Flooding was also blamed in the death of at least one person. The Oklahoma Highway Patrol said a 64-year-old woman from Poteau, Oklahoma, died after her vehicle was swept into Sugar Loaf Creek early Sunday morning, according to the Associated Press.
Severe thunderstorms produced wind gusts over 60 mph in parts of the Louisville, Kentucky, metro area late Sunday afternoon and early Sunday evening. A gust to 64 mph was measured at Louisville International Airport. Power was knocked out for thousands of residents in the Louisville area.
Sunday evening, a tornado was spotted on the south side of South Bend, Indiana. Initial reports indicated significant damage to some structures on the city's south side. The National Weather Service assigned a rating of EF2 to the South Bend tornado.
Destructive thunderstorm winds roared through Derby, Kansas, early Sunday morning, downing trees and power poles. The National Weather Service surveyed the damage in the area and found evidence of 70- to 95-mph estimated winds.
Friday, June 21
On Friday evening, winds gusts between 90 and 95 mph were measured in Cheyenne Wells, Colorado, and Sharon Springs, KS, which are about 35 miles apart.
Farther east, a line of thunderstorms tracked from eastern Nebraska and Kansas early Friday into Georgia and South Carolina by early Saturday leaving a trail of damaging winds. It appears that this this system reached the criteria for a being classified as a derecho, as it tracked close to 1,200 miles from very late Thursday into early Saturday with several gusts of at least 75 mph reported.
In Springfield, Tennessee winds gusted to an estimated 80 mph Friday evening and numerous trees and power lines were downed. In Nashville, tents were destroyed by the winds.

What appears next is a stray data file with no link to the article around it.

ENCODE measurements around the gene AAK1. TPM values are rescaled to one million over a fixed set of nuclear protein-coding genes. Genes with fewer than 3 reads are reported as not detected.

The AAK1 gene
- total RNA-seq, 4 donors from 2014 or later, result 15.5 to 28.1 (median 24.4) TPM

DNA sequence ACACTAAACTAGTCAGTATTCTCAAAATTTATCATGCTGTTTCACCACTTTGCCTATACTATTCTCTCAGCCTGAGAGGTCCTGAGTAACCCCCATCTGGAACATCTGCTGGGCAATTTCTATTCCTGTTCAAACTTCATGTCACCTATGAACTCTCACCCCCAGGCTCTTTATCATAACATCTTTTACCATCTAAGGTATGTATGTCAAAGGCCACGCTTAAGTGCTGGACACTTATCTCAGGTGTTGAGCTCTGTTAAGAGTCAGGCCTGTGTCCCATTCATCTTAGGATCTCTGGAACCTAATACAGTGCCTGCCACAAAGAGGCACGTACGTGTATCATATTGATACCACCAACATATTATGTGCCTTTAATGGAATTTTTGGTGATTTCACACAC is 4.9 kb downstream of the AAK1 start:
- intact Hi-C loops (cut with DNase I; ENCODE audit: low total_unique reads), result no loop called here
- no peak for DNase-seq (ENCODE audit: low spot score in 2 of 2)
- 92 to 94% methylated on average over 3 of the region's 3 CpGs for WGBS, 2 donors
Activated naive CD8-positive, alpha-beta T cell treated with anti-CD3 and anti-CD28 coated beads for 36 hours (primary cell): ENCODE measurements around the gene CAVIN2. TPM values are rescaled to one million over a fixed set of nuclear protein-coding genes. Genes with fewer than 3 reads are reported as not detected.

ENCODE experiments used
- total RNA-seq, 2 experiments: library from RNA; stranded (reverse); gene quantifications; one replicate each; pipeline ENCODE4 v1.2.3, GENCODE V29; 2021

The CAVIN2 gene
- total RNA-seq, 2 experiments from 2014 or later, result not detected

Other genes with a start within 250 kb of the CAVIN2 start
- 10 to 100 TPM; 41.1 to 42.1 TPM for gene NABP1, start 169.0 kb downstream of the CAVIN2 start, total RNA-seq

A double line of thunderstorms brought strong winds, with speeds up to 75 mph, to parts of Illinois and Missouri late Friday afternoon into the early evening. Trees were downed in portions of both states. A semi was overturned in western Kentucky, near Paducah, early Friday evening in strong winds and one death was reported when a trell fell on a man in his truck near Maynard, Kentucky.
Winds gusted to 70 mph in southwestern Kentucky Friday evening and caused multiple boats at the Kentucky Dam Marina to break loose.
Late Friday afternoon, a person was killed when a tree fell onto a car near Ullin Illinois and near Van Buren, MIssouri, one death and two injuries were reported when a tree fell on a boat.
Squall lines late Thursday night and Friday each produced high winds and wind damage across southern Nebraska, northern Kansas and Missouri.
A wind gust to 95 mph was measured near Oxford, Nebraska, around midnight. Winds gusting to 89 mph downed numerous trees in Norton, Kansas, and large trees blocked roads in Edison, Nebraska.
Wind gusts up to 74 mph downed tree limbs and trees in the Kansas City metro area.
Power lines were downed at a mobile home park in Monroe City, in northeast Missouri, late Friday morning.